Biggest library of bat sounds compiled
Press release issued: 14 April 2016
The biggest library of bat sounds has been compiled by an international team of scientists, including Professor Gareth Jones of the University of Bristol. The reference call library will allow scientists to accurately and quickly identify and differentiate between bat species.
The team, led by researchers from UCL, the University of Cambridge and the Zoological Society of London, conducted the study in Mexico, a country which harbours many of the Earth’s species and has one of the highest rates of species extinction and habitat loss.
This is the first time automatic classification for bat calls has been attempted for a large variety of species.
The researchers say the method can be used to monitor biodiversity change and complete information on bat species distributions in remote and understudied regions in Mexico. It could also be expanded for use in other areas across the Neotropics, which incorporates South and Central America, and the Caribbean Islands and Florida.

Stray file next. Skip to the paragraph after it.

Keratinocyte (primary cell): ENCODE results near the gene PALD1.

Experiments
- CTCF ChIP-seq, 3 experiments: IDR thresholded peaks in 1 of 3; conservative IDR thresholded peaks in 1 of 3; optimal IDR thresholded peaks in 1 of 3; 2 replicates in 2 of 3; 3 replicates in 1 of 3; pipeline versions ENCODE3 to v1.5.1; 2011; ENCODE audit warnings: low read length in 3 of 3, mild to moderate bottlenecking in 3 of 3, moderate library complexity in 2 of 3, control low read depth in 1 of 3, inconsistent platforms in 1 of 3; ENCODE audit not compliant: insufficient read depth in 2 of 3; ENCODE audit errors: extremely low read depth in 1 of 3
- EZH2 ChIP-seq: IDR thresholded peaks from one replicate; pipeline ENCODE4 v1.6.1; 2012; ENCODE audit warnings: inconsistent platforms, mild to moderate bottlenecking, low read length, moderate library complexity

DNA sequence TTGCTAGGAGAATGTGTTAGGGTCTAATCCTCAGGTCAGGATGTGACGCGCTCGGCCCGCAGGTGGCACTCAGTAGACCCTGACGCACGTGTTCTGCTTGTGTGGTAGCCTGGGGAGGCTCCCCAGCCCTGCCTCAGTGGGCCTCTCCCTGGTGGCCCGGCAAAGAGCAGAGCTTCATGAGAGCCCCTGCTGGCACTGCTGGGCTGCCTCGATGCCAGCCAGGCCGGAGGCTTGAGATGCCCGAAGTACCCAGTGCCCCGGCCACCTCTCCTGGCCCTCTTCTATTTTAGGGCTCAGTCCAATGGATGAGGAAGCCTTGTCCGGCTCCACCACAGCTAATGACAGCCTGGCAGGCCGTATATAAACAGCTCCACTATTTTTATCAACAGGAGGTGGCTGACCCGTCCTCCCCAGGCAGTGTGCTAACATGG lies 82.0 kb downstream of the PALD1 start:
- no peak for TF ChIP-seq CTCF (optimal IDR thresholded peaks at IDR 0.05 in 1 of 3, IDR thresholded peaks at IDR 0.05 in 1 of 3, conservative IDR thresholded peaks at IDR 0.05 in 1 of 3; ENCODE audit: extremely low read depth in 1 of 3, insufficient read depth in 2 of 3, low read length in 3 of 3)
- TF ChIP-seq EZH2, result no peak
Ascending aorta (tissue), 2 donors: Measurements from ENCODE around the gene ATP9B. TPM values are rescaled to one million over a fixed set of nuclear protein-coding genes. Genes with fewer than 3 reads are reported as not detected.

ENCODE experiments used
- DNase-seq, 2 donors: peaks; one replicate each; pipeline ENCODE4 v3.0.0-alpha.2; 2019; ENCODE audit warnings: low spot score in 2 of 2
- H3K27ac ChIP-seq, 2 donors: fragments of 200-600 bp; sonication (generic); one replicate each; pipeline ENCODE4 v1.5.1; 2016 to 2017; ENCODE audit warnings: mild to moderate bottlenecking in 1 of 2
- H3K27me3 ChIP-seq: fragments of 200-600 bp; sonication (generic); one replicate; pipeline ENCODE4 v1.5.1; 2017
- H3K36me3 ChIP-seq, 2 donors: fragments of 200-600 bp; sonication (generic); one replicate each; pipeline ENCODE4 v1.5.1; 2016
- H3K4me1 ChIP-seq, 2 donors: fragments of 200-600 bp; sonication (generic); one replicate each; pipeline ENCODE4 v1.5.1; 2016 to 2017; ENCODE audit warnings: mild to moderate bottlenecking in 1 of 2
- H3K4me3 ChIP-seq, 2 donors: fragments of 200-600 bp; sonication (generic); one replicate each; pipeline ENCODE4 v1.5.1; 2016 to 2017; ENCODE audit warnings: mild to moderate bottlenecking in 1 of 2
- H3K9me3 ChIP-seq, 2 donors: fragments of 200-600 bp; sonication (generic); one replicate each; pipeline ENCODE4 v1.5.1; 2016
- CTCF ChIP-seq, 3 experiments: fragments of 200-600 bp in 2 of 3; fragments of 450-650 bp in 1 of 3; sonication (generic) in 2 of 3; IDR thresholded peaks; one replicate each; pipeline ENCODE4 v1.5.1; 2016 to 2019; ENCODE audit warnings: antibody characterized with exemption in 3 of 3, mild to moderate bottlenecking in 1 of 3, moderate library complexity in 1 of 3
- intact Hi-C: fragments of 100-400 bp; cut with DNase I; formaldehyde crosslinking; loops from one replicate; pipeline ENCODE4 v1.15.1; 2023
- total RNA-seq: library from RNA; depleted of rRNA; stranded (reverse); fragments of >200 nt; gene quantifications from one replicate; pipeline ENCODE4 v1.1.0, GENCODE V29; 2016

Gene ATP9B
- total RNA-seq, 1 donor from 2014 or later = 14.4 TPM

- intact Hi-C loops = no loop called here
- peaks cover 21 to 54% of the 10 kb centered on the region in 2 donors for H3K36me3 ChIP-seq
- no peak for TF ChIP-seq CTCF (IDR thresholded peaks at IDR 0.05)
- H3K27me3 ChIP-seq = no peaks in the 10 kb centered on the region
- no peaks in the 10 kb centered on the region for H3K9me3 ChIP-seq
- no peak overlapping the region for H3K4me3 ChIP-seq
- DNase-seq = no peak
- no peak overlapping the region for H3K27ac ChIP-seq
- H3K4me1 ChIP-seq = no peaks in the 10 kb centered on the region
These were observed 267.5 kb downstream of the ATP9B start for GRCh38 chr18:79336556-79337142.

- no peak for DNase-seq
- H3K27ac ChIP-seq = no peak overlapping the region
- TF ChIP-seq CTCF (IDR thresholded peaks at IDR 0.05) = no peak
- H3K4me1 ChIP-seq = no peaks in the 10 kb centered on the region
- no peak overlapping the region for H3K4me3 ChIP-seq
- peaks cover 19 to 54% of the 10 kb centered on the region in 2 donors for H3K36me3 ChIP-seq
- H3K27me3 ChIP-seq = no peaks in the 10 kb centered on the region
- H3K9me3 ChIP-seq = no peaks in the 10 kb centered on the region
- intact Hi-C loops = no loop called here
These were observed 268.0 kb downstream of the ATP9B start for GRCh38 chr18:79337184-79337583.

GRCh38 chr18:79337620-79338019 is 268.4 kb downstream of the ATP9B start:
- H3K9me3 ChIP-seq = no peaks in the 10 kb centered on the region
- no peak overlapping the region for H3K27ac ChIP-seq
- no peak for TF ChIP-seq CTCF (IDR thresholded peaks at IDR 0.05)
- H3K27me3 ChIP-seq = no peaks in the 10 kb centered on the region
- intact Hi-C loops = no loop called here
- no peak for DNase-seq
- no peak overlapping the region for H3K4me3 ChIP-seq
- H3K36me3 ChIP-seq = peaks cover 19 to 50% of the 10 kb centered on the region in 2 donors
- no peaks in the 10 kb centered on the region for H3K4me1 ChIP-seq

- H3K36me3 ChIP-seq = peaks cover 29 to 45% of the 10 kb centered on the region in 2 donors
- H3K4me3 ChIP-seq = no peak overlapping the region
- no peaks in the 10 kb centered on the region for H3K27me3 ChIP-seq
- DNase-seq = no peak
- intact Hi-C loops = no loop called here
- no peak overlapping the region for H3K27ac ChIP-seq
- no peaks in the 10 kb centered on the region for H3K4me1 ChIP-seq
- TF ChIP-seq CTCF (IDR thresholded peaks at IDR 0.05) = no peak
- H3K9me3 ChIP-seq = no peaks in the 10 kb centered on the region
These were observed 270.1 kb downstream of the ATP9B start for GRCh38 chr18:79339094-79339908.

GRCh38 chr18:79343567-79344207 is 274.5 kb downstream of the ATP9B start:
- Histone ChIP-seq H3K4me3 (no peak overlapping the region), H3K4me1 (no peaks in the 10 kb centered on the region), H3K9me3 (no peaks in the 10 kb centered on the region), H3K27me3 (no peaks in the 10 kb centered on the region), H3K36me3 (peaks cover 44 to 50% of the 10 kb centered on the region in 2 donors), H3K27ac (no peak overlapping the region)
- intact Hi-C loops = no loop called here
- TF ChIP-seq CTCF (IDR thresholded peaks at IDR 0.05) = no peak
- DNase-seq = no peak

“Audio surveys are increasingly used to monitor biodiversity change, and bats are especially useful for this as they are an important indicator species, contributing significantly to ecosystems as pollinators, seed dispersers and suppressors of insect populations. By tracking the sounds they use to explore their surroundings, we can characterise the bat communities in different regions in the long term and gauge the impact of rapid environmental change,” said lead author Dr Veronica Zamora-Gutierrez from UCL and the University of Cambridge.
“Before now it was tricky to do as many bat species have very similar calls and differ in how well they can be detected. We overcame this by using machine learning algorithms together with information about hierarchies to automatically identify different bat species.”
For the study, published today in Methods in Ecology and Evolution, the researchers ventured into some of the most dangerous areas of Mexico, primarily the northern deserts, to collect 4,685 calls from 1,378 individual bats from 59 different species.
The team now plan on developing a citizen science monitoring programme for Mexican bats to collect further information on bat calls. They will also develop more robust tools for bat identification using the Bat Detective website which will allow them to refine the machine learning algorithms used by the software.
‘Acoustic identification of Mexican bats based on taxonomic and ecological constraints on call design’ by Veronica Zamora-Gutierrez, Celia Lopez-Gonzalez, M. Cristina MacSwiney Gonzalez, Brock Fenton, Gareth Jones, Elisabeth K.V. Kalko, Sébastian J. Puechmaille, Vassilios Stathopoulos and Kate E. Jones in Methods in Ecology and Evolution